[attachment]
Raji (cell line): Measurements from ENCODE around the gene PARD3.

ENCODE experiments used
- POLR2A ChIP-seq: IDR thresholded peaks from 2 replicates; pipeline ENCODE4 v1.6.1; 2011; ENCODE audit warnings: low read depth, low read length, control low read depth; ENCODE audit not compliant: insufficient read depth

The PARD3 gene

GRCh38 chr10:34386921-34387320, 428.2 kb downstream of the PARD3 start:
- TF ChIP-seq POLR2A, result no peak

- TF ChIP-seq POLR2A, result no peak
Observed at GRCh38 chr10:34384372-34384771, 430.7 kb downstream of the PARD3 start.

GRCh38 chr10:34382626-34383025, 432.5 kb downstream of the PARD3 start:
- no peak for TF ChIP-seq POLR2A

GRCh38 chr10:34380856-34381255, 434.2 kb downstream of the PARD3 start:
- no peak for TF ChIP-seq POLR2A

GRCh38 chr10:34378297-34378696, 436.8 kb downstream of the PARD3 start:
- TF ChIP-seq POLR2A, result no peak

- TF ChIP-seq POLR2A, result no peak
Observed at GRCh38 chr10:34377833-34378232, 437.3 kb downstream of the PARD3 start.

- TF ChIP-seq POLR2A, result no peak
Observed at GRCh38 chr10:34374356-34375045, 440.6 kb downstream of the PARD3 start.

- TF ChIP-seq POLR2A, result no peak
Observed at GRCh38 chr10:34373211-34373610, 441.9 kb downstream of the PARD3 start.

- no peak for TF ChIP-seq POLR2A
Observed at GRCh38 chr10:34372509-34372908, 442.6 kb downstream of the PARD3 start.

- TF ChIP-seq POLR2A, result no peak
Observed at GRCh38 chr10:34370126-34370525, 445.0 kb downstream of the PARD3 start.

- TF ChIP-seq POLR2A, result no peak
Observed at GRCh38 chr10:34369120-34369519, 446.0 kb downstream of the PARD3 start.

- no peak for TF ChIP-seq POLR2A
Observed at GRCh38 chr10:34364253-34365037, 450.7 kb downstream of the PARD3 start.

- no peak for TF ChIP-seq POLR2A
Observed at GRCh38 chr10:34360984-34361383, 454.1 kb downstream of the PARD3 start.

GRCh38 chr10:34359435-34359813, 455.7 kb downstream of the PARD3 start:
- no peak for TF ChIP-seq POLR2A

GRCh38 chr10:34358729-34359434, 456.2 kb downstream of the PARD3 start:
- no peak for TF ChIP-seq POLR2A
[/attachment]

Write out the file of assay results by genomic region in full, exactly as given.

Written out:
Raji (cell line): Measurements from ENCODE around the gene PARD3.

ENCODE experiments used
- POLR2A ChIP-seq: IDR thresholded peaks from 2 replicates; pipeline ENCODE4 v1.6.1; 2011; ENCODE audit warnings: low read depth, low read length, control low read depth; ENCODE audit not compliant: insufficient read depth

The PARD3 gene

GRCh38 chr10:34386921-34387320, 428.2 kb downstream of the PARD3 start:
- TF ChIP-seq POLR2A, result no peak

- TF ChIP-seq POLR2A, result no peak
Observed at GRCh38 chr10:34384372-34384771, 430.7 kb downstream of the PARD3 start.

GRCh38 chr10:34382626-34383025, 432.5 kb downstream of the PARD3 start:
- no peak for TF ChIP-seq POLR2A

GRCh38 chr10:34380856-34381255, 434.2 kb downstream of the PARD3 start:
- no peak for TF ChIP-seq POLR2A

GRCh38 chr10:34378297-34378696, 436.8 kb downstream of the PARD3 start:
- TF ChIP-seq POLR2A, result no peak

- TF ChIP-seq POLR2A, result no peak
Observed at GRCh38 chr10:34377833-34378232, 437.3 kb downstream of the PARD3 start.

- TF ChIP-seq POLR2A, result no peak
Observed at GRCh38 chr10:34374356-34375045, 440.6 kb downstream of the PARD3 start.

- TF ChIP-seq POLR2A, result no peak
Observed at GRCh38 chr10:34373211-34373610, 441.9 kb downstream of the PARD3 start.

- no peak for TF ChIP-seq POLR2A
Observed at GRCh38 chr10:34372509-34372908, 442.6 kb downstream of the PARD3 start.

- TF ChIP-seq POLR2A, result no peak
Observed at GRCh38 chr10:34370126-34370525, 445.0 kb downstream of the PARD3 start.

- TF ChIP-seq POLR2A, result no peak
Observed at GRCh38 chr10:34369120-34369519, 446.0 kb downstream of the PARD3 start.

- no peak for TF ChIP-seq POLR2A
Observed at GRCh38 chr10:34364253-34365037, 450.7 kb downstream of the PARD3 start.

- no peak for TF ChIP-seq POLR2A
Observed at GRCh38 chr10:34360984-34361383, 454.1 kb downstream of the PARD3 start.

GRCh38 chr10:34359435-34359813, 455.7 kb downstream of the PARD3 start:
- no peak for TF ChIP-seq POLR2A

GRCh38 chr10:34358729-34359434, 456.2 kb downstream of the PARD3 start:
- no peak for TF ChIP-seq POLR2A